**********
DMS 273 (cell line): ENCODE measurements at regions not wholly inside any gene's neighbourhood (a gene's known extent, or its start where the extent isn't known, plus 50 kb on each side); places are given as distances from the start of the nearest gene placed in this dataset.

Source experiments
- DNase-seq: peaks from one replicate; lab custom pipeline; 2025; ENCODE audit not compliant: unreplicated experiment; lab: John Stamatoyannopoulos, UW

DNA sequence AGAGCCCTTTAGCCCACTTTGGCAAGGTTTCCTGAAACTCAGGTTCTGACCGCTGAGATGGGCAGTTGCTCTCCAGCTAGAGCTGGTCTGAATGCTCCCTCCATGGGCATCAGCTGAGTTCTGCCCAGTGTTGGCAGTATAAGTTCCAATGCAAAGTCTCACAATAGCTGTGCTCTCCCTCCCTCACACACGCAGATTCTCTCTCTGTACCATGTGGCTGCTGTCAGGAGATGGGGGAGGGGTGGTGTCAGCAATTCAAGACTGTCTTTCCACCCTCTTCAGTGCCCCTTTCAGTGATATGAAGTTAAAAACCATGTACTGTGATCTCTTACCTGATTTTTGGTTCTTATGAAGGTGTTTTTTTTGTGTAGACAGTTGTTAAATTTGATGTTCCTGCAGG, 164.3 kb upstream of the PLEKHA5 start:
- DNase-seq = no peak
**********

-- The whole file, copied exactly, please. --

DMS 273 (cell line): ENCODE measurements at regions not wholly inside any gene's neighbourhood (a gene's known extent, or its start where the extent isn't known, plus 50 kb on each side); places are given as distances from the start of the nearest gene placed in this dataset.

Source experiments
- DNase-seq: peaks from one replicate; lab custom pipeline; 2025; ENCODE audit not compliant: unreplicated experiment; lab: John Stamatoyannopoulos, UW

DNA sequence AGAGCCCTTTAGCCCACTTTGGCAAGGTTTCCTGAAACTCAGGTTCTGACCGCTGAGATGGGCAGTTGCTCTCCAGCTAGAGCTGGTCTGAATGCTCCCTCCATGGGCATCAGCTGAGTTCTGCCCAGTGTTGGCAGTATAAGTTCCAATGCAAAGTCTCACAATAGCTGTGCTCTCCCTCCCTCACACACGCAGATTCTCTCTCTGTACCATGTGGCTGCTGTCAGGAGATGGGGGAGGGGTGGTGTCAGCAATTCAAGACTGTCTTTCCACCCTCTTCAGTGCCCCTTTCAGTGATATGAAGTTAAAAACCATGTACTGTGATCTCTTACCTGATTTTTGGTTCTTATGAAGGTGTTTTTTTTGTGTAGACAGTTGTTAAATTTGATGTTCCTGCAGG, 164.3 kb upstream of the PLEKHA5 start:
- DNase-seq = no peak